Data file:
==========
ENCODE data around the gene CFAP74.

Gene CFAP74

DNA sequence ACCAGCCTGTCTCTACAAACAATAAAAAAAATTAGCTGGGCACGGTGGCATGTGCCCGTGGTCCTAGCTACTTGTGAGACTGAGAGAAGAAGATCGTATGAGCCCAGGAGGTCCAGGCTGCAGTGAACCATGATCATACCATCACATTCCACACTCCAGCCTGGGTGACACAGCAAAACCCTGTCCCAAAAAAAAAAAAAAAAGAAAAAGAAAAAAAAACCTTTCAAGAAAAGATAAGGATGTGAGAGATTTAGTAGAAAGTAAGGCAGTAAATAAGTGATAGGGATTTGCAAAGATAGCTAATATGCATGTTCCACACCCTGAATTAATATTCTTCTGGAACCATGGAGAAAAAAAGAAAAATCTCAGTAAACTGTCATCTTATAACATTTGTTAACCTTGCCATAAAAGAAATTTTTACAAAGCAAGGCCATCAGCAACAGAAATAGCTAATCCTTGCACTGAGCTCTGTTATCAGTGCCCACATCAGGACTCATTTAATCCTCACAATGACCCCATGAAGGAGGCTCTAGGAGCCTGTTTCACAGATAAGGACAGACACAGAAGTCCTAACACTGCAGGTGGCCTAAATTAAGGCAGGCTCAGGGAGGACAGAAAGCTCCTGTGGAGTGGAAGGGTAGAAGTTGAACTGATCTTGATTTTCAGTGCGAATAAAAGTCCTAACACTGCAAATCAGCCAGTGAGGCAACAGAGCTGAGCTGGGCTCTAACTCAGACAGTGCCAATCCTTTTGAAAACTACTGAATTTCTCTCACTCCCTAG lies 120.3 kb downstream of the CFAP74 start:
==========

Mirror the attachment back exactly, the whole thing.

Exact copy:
ENCODE data around the gene CFAP74.

Gene CFAP74

DNA sequence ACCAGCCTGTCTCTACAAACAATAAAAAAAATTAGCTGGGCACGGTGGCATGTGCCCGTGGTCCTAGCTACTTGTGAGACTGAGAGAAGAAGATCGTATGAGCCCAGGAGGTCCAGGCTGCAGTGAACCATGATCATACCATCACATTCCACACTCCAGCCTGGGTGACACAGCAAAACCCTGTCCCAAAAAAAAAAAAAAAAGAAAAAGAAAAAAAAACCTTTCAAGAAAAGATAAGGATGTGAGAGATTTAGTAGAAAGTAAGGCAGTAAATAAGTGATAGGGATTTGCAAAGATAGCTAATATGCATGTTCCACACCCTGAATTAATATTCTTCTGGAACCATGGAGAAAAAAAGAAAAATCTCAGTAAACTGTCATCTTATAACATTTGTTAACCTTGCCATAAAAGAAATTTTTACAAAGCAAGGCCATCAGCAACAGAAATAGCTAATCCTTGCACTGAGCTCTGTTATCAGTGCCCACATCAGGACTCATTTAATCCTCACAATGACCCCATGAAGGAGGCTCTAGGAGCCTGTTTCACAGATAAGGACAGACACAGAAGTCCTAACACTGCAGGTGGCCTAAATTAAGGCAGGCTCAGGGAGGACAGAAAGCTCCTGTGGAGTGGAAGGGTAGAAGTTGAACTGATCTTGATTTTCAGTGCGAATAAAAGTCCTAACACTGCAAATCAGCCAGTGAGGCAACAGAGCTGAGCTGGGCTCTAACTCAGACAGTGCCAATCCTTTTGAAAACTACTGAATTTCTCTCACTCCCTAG lies 120.3 kb downstream of the CFAP74 start: